Other physical health conditions found to be more prevalent in people with SMI include type 2 diabetes and metabolic syndrome (MS),8 9 tuberculosis, HIV, osteoporosis, poor dentition, impaired lung function, sexual dysfunction and obstetrical complications.2 MS is defined by the WHO10 as glucose intolerance, diabetes mellitus and/or insulin resistance, with two or more of the following: central obesity (waist-to-hip ratio: ≥0.90 in men and ≥0.85 in women and/or body mass index (BMI) >30 kg/m2), raised arterial pressure (≥140/90 mm Hg), microalbuminuria (≥20 μg/min or albumin:creatinine ratio ≥30 μg/mg) and raised plasma triglyceride (≥150 mg/dL and/or low high-density lipoprotein cholesterol (HDL-C; <35 mg/dL in men and <39 mg/dL in women)).

Health screening facilitates early detection and treatment for many of these conditions, though rates of screening in people with SMI may be reduced compared with the general population. A UK survey11 found that only 33% of people with schizophrenia had received adequate cardiovascular disease screening in the previous 12 months and, internationally, uptake of breast, cervical and bowel cancer screening has been found to be lower among people with SMI.6 12–15 Effective interventions for increasing access to, or uptake of, screening for a range of conditions in the general population16 exist. In relation to cancer screening, a Cochrane review17 found that no intervention to promote uptake has been tested in people with SMI. This is important since qualitative work18 indicates there are specific barriers to cancer screening uptake in people with SMI and that interventions effective in the general population may not be effective in the SMI population. Furthermore, barriers to screening uptake or access may vary for different types of screening, at different stages of the screening process and between individuals.18

Realist review methodology19 has been devised to enable synthesis of diverse literature in order to explore what works for whom (as in traditional systematic reviews) and why an intervention may work.20

By drawing on this methodology, our objectives were to identify and evaluate interventions which may increase uptake of, or access to, any kind of physical health screening by adults with SMI, and to determine what works for whom in what setting and why. The review is described in accordance with the Realist And Meta-narrative Evidence Syntheses: Evolving Standards (RAMESES) reporting guidance for realist reviews.21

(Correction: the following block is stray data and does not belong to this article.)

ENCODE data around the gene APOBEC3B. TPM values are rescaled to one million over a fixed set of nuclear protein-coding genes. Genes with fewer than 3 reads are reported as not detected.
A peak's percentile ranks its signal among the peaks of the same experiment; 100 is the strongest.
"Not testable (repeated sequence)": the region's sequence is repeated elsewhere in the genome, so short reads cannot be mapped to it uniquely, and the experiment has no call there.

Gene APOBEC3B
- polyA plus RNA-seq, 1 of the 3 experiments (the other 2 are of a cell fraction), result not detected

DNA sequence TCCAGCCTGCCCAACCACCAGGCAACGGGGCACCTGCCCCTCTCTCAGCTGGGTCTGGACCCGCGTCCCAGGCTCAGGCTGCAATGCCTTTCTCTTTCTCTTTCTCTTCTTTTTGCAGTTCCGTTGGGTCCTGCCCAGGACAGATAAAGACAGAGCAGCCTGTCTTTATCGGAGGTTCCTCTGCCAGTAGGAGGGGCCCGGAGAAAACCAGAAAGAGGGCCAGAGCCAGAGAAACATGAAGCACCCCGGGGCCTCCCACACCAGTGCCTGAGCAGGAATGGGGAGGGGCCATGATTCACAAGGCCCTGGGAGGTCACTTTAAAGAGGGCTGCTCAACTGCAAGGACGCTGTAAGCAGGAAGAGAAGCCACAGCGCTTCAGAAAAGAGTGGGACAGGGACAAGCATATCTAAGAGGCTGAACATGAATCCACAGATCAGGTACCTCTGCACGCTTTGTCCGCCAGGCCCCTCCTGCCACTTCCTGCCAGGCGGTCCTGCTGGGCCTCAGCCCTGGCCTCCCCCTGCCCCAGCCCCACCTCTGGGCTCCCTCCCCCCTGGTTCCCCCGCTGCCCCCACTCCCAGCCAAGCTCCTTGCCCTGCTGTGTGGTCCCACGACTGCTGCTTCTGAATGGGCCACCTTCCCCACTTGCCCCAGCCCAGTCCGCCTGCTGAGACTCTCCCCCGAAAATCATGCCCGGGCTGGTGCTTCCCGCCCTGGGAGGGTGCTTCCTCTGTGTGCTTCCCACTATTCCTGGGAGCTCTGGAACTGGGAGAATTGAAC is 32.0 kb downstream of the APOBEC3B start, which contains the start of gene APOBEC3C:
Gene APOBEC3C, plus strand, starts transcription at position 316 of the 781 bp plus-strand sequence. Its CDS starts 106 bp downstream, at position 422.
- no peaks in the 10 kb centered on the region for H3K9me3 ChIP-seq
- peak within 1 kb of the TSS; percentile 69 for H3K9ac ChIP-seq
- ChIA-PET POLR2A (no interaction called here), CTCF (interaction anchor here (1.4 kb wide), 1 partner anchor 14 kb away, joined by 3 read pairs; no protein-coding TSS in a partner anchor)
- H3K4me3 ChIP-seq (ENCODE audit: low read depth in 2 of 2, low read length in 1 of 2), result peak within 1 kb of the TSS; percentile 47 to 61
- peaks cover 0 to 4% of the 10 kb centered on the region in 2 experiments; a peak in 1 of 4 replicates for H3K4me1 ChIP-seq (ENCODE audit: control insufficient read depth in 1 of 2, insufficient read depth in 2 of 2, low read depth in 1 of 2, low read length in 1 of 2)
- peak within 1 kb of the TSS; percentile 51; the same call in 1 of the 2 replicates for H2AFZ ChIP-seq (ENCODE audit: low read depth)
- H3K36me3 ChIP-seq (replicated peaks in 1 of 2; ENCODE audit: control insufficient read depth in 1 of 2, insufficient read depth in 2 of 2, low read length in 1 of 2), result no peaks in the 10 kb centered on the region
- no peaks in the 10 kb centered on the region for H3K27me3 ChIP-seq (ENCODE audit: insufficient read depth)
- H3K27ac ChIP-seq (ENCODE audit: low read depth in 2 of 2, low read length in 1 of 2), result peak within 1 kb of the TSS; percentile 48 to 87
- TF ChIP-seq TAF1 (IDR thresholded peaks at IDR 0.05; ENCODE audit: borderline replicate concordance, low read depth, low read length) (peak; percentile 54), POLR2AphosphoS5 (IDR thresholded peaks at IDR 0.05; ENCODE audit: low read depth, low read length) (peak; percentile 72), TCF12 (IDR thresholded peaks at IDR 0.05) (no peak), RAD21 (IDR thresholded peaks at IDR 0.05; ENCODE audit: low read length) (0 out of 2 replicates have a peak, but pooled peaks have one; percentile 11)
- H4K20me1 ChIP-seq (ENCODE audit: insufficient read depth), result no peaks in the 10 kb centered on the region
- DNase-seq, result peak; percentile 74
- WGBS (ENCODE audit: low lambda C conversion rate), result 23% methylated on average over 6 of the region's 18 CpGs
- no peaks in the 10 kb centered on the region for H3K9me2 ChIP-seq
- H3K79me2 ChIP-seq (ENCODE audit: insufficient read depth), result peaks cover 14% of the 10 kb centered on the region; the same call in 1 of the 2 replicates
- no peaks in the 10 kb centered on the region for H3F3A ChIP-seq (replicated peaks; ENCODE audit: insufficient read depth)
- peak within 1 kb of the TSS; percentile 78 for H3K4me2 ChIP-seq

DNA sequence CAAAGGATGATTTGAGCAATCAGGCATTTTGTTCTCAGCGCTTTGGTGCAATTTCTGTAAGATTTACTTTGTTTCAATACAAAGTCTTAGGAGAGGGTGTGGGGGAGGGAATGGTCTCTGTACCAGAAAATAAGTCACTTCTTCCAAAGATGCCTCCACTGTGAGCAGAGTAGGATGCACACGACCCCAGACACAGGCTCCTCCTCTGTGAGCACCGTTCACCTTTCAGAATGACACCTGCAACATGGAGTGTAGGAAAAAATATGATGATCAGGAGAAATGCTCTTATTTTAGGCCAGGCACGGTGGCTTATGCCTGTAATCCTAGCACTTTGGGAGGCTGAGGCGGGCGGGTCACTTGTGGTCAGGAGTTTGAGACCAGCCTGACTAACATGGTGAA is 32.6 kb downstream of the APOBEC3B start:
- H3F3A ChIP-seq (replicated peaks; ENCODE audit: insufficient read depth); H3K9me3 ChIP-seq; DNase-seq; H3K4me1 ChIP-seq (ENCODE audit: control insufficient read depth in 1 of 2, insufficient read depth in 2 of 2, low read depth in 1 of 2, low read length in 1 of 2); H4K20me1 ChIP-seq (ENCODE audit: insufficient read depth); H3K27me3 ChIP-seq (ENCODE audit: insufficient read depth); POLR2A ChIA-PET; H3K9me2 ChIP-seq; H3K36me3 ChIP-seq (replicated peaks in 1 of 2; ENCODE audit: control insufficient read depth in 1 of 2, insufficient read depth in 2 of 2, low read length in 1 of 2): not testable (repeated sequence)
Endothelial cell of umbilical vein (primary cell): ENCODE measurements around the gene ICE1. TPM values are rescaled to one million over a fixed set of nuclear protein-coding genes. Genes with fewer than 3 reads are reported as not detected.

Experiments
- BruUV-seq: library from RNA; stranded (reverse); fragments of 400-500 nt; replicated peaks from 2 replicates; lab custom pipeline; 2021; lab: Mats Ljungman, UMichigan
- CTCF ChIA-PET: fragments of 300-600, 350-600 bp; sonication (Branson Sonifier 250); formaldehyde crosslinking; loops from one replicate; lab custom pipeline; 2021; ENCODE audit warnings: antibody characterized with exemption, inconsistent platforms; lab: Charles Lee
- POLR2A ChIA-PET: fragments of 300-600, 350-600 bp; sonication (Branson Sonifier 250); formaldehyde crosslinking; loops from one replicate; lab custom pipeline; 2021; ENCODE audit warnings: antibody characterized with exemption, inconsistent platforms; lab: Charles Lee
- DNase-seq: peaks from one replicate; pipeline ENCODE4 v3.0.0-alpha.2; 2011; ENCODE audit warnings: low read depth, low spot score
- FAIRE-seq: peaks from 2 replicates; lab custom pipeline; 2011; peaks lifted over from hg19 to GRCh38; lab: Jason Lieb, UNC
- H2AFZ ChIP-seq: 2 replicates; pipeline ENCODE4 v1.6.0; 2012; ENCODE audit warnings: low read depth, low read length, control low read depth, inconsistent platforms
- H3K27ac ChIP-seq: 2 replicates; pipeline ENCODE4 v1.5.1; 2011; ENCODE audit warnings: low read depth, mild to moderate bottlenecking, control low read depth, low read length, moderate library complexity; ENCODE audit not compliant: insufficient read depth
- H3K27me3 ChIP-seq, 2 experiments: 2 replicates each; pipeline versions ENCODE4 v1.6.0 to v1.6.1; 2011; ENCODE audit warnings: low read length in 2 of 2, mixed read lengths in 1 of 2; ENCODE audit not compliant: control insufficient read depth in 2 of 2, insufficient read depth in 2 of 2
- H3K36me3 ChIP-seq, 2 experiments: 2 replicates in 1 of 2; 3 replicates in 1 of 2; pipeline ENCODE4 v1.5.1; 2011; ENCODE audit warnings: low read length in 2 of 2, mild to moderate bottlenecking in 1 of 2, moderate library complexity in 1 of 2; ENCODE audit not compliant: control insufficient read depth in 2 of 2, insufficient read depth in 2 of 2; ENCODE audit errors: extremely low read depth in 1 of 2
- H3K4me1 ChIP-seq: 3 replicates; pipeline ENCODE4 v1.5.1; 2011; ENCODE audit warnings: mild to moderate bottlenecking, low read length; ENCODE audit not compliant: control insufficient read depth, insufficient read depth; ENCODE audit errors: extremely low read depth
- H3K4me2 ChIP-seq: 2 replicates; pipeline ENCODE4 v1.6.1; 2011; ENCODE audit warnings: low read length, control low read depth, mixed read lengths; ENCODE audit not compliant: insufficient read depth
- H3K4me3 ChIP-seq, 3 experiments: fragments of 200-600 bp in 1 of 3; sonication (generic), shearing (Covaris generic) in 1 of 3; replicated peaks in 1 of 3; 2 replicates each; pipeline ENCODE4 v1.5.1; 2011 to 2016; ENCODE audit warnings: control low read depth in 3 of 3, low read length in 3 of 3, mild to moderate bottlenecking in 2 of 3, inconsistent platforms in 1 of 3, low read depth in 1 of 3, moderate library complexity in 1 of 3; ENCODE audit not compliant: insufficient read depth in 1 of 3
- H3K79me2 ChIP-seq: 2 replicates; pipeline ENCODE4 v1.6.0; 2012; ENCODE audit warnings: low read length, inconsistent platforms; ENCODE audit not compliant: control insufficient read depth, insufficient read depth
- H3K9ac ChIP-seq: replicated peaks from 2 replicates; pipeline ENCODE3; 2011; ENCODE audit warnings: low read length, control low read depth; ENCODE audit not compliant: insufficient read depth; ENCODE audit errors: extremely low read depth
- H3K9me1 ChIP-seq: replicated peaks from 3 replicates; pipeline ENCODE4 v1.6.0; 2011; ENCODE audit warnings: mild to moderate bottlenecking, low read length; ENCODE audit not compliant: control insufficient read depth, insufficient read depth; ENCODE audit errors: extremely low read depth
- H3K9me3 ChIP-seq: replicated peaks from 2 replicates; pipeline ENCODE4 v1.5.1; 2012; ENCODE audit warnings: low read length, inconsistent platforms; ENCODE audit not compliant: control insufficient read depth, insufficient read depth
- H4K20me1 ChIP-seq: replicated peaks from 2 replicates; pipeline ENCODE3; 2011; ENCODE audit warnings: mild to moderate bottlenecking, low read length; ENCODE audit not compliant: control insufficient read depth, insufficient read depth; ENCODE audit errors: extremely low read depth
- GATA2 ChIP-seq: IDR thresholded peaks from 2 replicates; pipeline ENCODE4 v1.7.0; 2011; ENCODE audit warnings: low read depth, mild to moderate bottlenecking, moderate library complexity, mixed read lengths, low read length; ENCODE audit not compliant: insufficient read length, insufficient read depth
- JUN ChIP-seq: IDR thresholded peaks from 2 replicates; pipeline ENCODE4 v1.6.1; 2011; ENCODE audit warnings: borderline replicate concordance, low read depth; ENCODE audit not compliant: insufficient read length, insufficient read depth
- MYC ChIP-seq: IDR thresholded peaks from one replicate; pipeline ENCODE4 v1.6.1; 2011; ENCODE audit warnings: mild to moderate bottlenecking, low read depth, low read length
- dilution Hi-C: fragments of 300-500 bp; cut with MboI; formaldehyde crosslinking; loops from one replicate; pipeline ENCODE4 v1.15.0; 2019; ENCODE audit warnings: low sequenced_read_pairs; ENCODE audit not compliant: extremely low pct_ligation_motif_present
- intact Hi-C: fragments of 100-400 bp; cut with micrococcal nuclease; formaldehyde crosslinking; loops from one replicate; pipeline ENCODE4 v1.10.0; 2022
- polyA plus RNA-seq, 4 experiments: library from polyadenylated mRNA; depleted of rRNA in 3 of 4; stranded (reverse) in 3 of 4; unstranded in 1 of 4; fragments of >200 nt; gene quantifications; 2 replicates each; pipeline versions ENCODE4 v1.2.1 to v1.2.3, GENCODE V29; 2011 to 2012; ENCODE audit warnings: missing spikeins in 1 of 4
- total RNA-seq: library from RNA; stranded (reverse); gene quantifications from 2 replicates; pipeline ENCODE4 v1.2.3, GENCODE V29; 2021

Methods

Study selection

Inclusion and exclusion criteria

Studies of any intervention to promote access to, or uptake of, screening or monitoring for any physical health condition where participants were aged 18 years and over with a diagnosis of SMI (psychosis or bipolar disorder however diagnosed) were eligible. Uptake of screening was the main outcome of interest. Patient-related outcomes were not an inclusion criteria, but were included in the online supplementary tables following the review of the studies, to provide important additional information and give a rounded picture of the effectiveness of the interventions. The UK National Screening Committee defines screening as a ‘public health service in which members of a defined population…are asked a question or offered a test, to identify those individuals who are more likely to be helped than harmed by further tests or treatment to reduce the risk of a disease or its complications’.22 ‘Monitoring’ was defined in a Cochrane23 review as a means ‘to obtain information which can then be acted on to treat or prevent a physical health problem’. We included any intervention described as promoting either screening or monitoring; for clarity the term ‘screening’ is used throughout. Only studies reported in English were included.

In line with the realist approach to literature synthesis,19 an inclusive approach was taken and intervention studies of any design were eligible as long as the full text was published in a peer-reviewed journal. We also excluded intervention studies to improve physical health in people with SMI which may involve screening, but where uptake or access to screening was not a main outcome and service evaluations or audits which considered screening, but did not test any intervention.

Search strategy